The Corfu eggplant salad,* which I made to celebrate too-hot-to-cook salad week, was a gigantic success. It is nearly easy enough to qualify as Cuisine Dolce Far Niente — the dernier cri of which, as we have discussed, is fresh cherries in a crystal bowl full of ice cubes.
What’s so especially interesting is the addition of sweet almonds and meaty eggs, to develop the vegetarian umami aspect of eggplant, which I consider its more Greek Ottoman iteration.
Tomatoes do make their way into middle eastern eggplant dishes, but it’s more likely to be cooked with lamb and cinnamon, a la moussaka, which is super delicious.
So I started thinking about the permutations of eggplant, a non-gendered, chameleon kind of vegetarian-friendly stalwart. Claudia Roden, doyenne of middle eastern cookery writers, has 5 separate recipes for eggplant, of which the smokey charred ethos of baba ghanouj is one eggplant trope worth keeping in mind, along with the cinnamon/nutmeg-in-the-moussaka trope. She also emphasizes serving it with cream cheese or yoghurt, another iteration of its vegetarian umami aspect.
(The Guardian has these epic recipe geek columns reviewing 10 cooks’ different approaches to one dish, and concluding with the Platonic ideal of a recipe, awesome.)
The Italians do eggplant in Tomato Land as no one else does.
I realized I have never cooked or eaten eggplant Parm, which always looks so day-old-heart-attack-in-shitty-sauce in restaurants. Enough with your nasty tomato paste and softball gobs of mozzarella.
I turn to Marcella Hazan for the Ur recipe on eggplant in Tomato Land, and discover a few things. First, slim 3/8 inch slices of eggplant are PEELED, you fucking Visigoths, salted, drained, dried, and fried, according to exhaustive instructions. Laid in a dish. Covered with drained, canned, diced tomatoes and nothing the fuck else. Sprinkled lightly with grated mozzarella, Parm and oregano. Layer, finishing with eggplant lightly Parmed and dotted with butter. This actually sounds edible, and possibly related to Roden’s Ottoman dishes of eggplant with creamy white cheese or yoghurt.
The other thing the Italians do with eggplant is agrodolce — caponata. I think I read somewhere agrodolce is a conceit of Sephardic Jews? Whatever, the Cook’s magazine recipe for caponata is worth subscribing to the website in and of its own self. It has raisins in it, and the fruited aspect of eggplant — could we call this the North African or tagine trope? — comes to the fore.
The other superb thing about the Cooks’ magazine recipe is they solve the drainage problem eggplant has by nuking the finely cut cubes until they’re almost dessicated, before frying. Once upon a time I solved the mystery of the Shroud of Turin by laying salted eggplant slices to drain on cloth kitchen towels, resulting in photographically accurate prints of each slice in half an hour. |
The other place I found eggplant paired with cooked fruit is in this online recipe for Armenian Lentil Soup. I know nothing about Armenians and what they eat, but the recipe, with eggplant, dried apricots, vinegar and brown sugar is definitely in the agrodolce tradition. Also spice and tomatoes, which suggests many many armies marching through. I love the tagine thing of cooked fruit in a savory dish, and this soup is a favorite with me.
Alice Waters has an interesting non-tomato Italian take, of charcoal grilled slices with Italian parsley/caper/anchovy sauce which they call Salsa Verde, and I call Portofino Greeno™. As Portofino Greeno™ makes old inner tubes worth eating, I didn’t like Waters’ sort of American take as well as I might have. In other words, why kill myself to screw around endlessly with eggplant slices and a grill (see smoky baba ghanouj trope, above) when I could eat the sauce alone out of a bowl? (Check out Hazan’s whole barbecue of grilled vegetables, delicious and worth firing up for.)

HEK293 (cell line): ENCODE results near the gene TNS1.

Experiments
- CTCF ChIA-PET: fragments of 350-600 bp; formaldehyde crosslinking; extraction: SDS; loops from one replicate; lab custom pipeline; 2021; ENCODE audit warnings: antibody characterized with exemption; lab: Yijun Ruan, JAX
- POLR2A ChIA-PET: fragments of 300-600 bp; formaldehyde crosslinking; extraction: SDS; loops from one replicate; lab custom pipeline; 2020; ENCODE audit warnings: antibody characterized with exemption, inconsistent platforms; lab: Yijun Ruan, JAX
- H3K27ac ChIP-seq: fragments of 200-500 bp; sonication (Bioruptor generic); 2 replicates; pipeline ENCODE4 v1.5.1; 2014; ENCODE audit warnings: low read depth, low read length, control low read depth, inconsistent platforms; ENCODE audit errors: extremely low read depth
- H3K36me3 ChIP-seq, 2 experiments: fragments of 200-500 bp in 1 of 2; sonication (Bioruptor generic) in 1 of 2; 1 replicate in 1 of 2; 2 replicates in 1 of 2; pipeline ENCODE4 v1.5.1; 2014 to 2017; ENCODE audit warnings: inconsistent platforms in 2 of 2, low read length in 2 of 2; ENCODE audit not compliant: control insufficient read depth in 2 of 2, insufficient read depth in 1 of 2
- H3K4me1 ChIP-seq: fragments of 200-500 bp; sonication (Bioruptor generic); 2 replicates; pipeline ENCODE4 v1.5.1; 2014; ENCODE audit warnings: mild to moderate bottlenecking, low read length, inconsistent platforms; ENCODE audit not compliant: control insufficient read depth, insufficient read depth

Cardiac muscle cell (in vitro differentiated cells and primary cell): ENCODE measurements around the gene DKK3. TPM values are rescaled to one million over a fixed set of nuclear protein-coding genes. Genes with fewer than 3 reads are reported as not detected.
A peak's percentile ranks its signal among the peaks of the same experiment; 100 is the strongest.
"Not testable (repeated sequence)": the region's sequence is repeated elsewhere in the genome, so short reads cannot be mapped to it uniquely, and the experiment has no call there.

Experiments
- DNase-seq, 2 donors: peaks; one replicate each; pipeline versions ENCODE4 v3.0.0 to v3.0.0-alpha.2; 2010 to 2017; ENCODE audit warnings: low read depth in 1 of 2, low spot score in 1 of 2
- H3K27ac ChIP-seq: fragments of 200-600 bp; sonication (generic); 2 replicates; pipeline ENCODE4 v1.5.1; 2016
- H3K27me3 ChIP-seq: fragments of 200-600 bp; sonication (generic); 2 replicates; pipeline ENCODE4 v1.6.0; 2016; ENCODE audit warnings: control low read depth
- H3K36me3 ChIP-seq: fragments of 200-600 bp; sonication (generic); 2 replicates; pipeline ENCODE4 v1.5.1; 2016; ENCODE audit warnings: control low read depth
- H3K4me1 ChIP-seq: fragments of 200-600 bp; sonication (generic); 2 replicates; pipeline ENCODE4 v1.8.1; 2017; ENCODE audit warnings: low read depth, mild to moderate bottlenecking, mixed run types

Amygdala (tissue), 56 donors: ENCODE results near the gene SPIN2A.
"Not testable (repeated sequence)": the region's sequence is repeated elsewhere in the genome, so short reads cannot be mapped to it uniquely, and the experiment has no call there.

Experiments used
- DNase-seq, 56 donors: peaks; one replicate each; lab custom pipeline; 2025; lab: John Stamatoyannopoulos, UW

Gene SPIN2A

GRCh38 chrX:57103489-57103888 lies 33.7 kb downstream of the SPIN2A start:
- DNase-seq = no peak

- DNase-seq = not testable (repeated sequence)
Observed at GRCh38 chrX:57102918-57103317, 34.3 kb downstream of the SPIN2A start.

Finally, for the base line of clean and yet sublimely well-cooked American recipes, Edna Lewis is the queen. I wish somebody would run her recipes through the forensic foodway detective software to discover their origins: I suspect French-educated slave cooks at Monticello are the font of the elegant food Lewis’ mother cooked in Orange County, VA.
For the Lewises, eggplant was a winter dish. It kept over winter, Lewis writes, whether on the vine or in the root cellar she doesn’t specify.
I was looking at recipes for roasted cauliflower the other day, there’s a million of them now due to sheet pan meal popularity and that Cauliflower, The Other White Meat, aspect it shares with eggplant. And I thought, who wants to eat it with any of that shit on it, when just caramelized is pretty near heaven? So with Miss Edna’s just plain fried eggplant. Here is her winter menu.
A Duck Dinner in Winter
Braised Muscovy Duck in Natural Sauce
Buttered Green Beans
Fried Eggplant or Puree of Chestnuts
Applesauce with Nutmeg
Slices of Yeast Bread
Lemon Meringue Pie
Please note eggplant affinities suggested above — with nuts, spice, lemon, and dark fat meat like lamb, its caramelized or smokey aspect complimenting those Ottoman or North African flavors. Maybe Mrs. Lewis just brought that palate with her from Africa, not Monticello.
With eggplant, anything is possible.
*Corfu eggplant salad is 1 lb. 10 oz. eggplants (three medium) baked in a 400 oven for 45 minutes, or until you can press their sides together. Flesh stripped into a colander to drain of brown juices (line your jelly roll pan with foil to avoid scrubbing said encrusted on your pan). A little over half a package of blanched almonds (3 1/2 oz.), blitzed. Half a cup of olive oil and juice of one lemon, beaten or blitzed together. Two hardboiled eggs, finely chopped. Salt. Parsley. Let it macerate overnight if possible and eat with pitas.